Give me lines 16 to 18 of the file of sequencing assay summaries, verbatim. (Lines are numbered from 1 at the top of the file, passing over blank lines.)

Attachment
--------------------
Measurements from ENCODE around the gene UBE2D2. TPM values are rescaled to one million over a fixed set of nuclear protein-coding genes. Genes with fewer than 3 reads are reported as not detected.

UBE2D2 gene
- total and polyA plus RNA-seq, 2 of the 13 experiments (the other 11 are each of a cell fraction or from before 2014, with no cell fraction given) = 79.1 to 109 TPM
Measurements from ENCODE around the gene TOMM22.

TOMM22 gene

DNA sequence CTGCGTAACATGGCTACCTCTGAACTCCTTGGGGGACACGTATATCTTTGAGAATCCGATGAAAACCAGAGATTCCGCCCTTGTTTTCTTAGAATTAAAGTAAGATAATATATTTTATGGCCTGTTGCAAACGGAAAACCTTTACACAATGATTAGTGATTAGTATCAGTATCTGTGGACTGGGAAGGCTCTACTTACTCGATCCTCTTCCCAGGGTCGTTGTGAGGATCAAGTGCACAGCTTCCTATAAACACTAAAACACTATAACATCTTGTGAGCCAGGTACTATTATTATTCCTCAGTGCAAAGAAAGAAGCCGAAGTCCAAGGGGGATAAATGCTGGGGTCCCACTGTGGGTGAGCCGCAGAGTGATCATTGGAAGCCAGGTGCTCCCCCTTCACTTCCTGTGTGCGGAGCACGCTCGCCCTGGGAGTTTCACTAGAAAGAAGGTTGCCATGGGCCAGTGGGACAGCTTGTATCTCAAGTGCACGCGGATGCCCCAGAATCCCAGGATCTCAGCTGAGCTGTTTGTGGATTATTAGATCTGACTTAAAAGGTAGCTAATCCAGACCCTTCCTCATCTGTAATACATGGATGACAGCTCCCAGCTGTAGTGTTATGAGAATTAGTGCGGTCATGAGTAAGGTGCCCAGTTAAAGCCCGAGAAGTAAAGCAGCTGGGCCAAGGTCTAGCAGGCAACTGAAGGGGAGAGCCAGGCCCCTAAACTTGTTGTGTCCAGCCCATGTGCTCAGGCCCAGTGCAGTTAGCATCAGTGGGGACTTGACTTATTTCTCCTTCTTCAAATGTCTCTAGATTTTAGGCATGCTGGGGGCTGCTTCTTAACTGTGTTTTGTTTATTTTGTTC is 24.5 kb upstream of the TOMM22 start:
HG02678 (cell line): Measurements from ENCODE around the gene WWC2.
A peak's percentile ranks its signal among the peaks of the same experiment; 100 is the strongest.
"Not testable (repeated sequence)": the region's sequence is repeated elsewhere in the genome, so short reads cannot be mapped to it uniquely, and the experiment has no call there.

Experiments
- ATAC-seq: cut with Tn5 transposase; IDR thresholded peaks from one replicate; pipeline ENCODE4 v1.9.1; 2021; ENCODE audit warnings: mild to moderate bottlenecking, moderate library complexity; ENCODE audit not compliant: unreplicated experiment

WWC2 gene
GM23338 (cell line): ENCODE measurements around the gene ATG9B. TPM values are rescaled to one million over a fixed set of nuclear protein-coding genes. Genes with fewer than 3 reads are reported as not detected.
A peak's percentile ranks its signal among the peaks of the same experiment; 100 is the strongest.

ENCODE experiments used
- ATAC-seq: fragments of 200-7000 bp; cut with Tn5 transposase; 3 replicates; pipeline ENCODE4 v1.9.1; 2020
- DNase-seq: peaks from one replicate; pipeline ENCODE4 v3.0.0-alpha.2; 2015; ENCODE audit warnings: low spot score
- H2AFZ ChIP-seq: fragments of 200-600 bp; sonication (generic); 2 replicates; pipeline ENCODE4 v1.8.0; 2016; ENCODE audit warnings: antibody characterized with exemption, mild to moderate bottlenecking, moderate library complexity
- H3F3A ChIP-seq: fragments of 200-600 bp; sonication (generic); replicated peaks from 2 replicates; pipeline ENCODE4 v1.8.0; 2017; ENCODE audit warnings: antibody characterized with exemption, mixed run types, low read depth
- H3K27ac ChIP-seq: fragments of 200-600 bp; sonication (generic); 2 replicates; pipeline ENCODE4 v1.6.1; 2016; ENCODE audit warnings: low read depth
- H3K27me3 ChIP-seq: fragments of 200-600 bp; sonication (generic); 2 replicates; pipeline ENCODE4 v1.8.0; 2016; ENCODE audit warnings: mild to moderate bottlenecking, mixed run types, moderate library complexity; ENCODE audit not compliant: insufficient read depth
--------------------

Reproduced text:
- ATAC-seq: fragments of 200-7000 bp; cut with Tn5 transposase; 3 replicates; pipeline ENCODE4 v1.9.1; 2020
- DNase-seq: peaks from one replicate; pipeline ENCODE4 v3.0.0-alpha.2; 2015; ENCODE audit warnings: low spot score
- H2AFZ ChIP-seq: fragments of 200-600 bp; sonication (generic); 2 replicates; pipeline ENCODE4 v1.8.0; 2016; ENCODE audit warnings: antibody characterized with exemption, mild to moderate bottlenecking, moderate library complexity